Columbus demotes ’10 first-rounder Johansen to AHL


On Wednesday, the Blue Jackets sent center Ryan Johansen to AHL Springfield.

Johansen, 20, was the Columbus’ first-round pick — fourth overall — at the 2010 NHL Entry Draft. The former Portland Winter Hawks standout debuted for the Blue Jackets last season, scoring 9G-12A-21PTS in 67 games, and had two assists through 10 games this season.

It’s unclear exactly why the Jackets made this move.

Johansen was averaging over 15 minutes per contest and, in last night’s 4-2 loss to Los Angeles, played 16:18 and went 8-for-9 in the faceoff circle (granted, he finished minus-2 on the night.)

Here’s more, from Aaron Portzline of the Columbus Dispatch:

This isn’t the first time Columbus has come under, ahem, “scrutiny” for its handling of young prospects.

Derick Brassard, the club’s first-round pick in 2006, appeared to be at loggerheads with the organization during the 2011-12 season when player agent Alan Walsh posted a tirade on Twitter aimed at then-Columbus head coach Scott Arniel.

The club also made some waves prior to the season when it decided not to keep prospects Boone Jenner and Tim Erixon up with the parent club, dispatching Jenner to the OHL and Erixon to Springfield.

Erixon was later recalled to the NHL after a rash of injuries to Columbus’ defense.

Update: More, from Portzline…

Johansen played 16:43 against the Avs in a 4-0 loss, finished minus-2, had three shots on goal and went 12-for-21 in the faceoff circle.

Scary moment: Carlo Colaiacovo hospitalized with ‘dented trachea’

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Buffalo Sabres defenseman Carlo Colaiacovo has experienced plenty of bad injury luck in his winding career, but Saturday presented one of his worst scares.

As you can see from the video above, Colaiacovo received a scary cross-check from Viktor Arvidsson of the Nashville Predators, who received a major penalty and game misconduct.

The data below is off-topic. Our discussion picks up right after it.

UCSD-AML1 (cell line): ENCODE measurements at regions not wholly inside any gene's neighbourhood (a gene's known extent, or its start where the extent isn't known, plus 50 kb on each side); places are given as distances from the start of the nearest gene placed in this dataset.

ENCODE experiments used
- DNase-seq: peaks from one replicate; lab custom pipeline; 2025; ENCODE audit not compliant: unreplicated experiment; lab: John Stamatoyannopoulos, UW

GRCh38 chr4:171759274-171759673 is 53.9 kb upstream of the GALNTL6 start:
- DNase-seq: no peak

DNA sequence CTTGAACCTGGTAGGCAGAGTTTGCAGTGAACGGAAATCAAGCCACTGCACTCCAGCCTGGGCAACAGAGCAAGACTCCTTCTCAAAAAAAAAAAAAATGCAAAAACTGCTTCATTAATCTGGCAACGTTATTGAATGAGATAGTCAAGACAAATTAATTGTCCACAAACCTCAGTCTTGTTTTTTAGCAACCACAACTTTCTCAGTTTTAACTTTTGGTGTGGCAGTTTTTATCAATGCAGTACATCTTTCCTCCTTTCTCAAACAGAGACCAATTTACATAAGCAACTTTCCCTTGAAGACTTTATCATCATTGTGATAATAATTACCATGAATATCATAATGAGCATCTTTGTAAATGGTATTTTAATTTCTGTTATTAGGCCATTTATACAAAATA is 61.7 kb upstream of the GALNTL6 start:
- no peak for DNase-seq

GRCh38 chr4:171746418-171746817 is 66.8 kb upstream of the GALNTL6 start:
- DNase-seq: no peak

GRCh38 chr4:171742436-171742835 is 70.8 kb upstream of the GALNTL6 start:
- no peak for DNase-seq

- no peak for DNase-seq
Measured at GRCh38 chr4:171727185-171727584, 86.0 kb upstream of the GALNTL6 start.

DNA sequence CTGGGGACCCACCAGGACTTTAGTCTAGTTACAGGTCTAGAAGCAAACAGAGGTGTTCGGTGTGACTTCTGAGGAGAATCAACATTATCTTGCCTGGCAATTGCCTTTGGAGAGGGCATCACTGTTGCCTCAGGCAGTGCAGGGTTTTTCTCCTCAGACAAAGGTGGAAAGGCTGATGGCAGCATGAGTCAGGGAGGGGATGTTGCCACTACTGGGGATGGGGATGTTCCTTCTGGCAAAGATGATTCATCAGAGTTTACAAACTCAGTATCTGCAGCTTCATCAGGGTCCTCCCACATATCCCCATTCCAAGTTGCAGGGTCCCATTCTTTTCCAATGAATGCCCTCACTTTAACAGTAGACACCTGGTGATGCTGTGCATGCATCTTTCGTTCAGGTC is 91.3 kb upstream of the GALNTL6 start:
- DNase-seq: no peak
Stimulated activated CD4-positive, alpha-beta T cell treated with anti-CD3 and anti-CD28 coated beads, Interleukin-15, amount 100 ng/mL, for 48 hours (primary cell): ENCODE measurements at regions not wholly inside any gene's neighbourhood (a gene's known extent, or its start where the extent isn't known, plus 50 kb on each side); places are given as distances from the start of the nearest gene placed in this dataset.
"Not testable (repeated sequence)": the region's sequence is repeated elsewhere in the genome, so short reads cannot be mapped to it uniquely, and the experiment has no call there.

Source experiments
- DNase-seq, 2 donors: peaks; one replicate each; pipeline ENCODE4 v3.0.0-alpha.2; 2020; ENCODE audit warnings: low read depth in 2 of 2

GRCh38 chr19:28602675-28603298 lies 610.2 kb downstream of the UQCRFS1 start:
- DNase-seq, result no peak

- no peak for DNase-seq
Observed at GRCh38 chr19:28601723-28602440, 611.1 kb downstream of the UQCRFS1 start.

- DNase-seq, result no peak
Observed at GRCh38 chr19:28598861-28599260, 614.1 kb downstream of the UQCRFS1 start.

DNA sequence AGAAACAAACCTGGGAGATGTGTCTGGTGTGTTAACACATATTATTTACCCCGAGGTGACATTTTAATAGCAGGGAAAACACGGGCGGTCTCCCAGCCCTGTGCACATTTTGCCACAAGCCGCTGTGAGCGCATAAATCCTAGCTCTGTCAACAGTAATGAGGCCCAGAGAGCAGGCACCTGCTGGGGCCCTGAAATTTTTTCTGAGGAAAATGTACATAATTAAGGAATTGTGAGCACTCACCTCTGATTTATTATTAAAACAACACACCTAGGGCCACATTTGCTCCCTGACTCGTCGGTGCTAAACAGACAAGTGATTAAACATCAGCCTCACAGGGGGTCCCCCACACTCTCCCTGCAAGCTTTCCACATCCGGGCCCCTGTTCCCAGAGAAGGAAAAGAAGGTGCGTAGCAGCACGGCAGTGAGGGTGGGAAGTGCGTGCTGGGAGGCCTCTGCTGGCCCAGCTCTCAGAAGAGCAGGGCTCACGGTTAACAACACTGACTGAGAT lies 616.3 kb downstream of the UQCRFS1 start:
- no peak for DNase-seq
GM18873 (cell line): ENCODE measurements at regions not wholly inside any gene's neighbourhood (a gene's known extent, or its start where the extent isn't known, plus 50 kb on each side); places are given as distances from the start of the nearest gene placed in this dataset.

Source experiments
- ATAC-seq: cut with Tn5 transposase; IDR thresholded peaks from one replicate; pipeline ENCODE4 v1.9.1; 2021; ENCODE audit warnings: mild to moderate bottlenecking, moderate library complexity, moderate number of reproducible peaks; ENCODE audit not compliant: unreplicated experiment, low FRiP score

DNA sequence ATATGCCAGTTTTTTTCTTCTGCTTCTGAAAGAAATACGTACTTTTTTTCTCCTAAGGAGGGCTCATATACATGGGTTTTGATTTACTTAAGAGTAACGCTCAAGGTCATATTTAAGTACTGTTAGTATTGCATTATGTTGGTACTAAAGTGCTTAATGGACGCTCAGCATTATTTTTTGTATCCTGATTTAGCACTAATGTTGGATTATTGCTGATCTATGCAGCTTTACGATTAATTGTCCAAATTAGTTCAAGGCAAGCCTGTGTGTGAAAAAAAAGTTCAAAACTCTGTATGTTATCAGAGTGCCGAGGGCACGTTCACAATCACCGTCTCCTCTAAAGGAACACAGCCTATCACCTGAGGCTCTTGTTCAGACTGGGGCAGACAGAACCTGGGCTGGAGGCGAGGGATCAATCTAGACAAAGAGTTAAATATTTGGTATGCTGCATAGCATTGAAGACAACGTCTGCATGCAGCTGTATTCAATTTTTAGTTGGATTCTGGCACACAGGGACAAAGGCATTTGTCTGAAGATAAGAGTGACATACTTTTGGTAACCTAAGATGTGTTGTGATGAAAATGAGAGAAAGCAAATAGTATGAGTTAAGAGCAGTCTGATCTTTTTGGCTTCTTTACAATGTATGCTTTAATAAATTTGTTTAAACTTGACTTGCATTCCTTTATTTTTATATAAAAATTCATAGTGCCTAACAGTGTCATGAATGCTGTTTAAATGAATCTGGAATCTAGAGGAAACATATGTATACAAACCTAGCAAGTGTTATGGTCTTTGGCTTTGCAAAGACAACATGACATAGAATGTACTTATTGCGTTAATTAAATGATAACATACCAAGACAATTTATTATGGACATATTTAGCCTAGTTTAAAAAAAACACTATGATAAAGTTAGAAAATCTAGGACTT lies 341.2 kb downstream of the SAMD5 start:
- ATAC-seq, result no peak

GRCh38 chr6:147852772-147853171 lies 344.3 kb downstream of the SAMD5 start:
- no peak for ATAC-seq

Sabres head coach Dan Bylsma said that Colaiacovo was hospitalized with a “dented trachea” yet is OK, the Buffalo News’ John Vogl reports.

Frightening stuff from an eventual 4-1 Sabres win.

PHT will keep an eye out for additional updates regarding Colaiacovo’s health (and a possible suspension for Arvidsson).

Comeback Kings: Gaborik pulls L.A. past Kane, Blackhawks

Jake Muzzin, Scott Darling

Patrick Kane set an American scoring record, and added another assist to make it more impressive, but the Los Angeles Kings just wouldn’t be denied.

In the end, Marian Gaborik‘s big night meant more than Kane’s; he scored the tying and then overtime game-winner, both assisted by Anze Kopitar, for a rousing 4-3 overtime Kings win.

Gaborik’s first goal:

And here’s video of the OT-GWG:

Noticing a theme tonight? Yeah, it’s been an evening in which it’s dangerous to assume a lead would stand.

With that, the Kings stick to the No. 1 spot in the Pacific Division, but Chicago shouldn’t feel all bad. The Blackhawks were able to piece together a decent run during their dreaded “circus trip.”

Patrick Kane’s streak hits 19 games, setting a new American record


When it comes to point streaks for U.S.-born NHL players, Patrick Kane now stands alone.

With a power-play goal early in Saturday’s Blackhawks – Kings game, Kane extended his streak to 19 games, breaking a tie with Phil Kessel and Eddie Olczyk (who finished with at least a point in 18 straight).

As of this writing, Kane has 11 goals and 19 assists during this 19-game streak. He also leads the NHL in scoring.

Bobby Hull’s 21-game point streak stands as the Chicago Blackhawks’ overall team record, by the way.

So, how would you protect a lead against the Stars?


You know what they say: it’s easy to bash a strategy in hindsight.

Slam that NFL head coach for going for it on fourth down … or settling for the field goal. Bury that MLB manager because he kept a pitcher in too long. And so on.

“Score effects” settle in during almost any lopsided hockey game, yet the Dallas Stars present quite a conundrum: what’s the best way to put a way a team with this much firepower?

Tonight may have presented the greatest evidence that this team won’t go away easy, as it seemed like the Minnesota Wild had the best of a tired Stars team* when they built a 3-0 lead.

Instead, the Stars scored three third-period goals while Tyler Seguin capped the comeback with an overtime-winner.

It was one of those bend-and-then-break moments for Minnesota. Dallas generated a 44-26 shot advantage, including a ridiculous 35-15 edge in the final two periods.

Does that mean that Mike Yeo may have tried to play too conservatively with a healthy lead? It’s a possibility.

On the other hand, would the Wild be wiser to try to run-and-gun with one of the most dangerous offenses in the NHL?

It sure seems like a pick-your-poison situation. Which way would you lean, though?

* – To be fair to Minnesota, each team was on back-to-backs.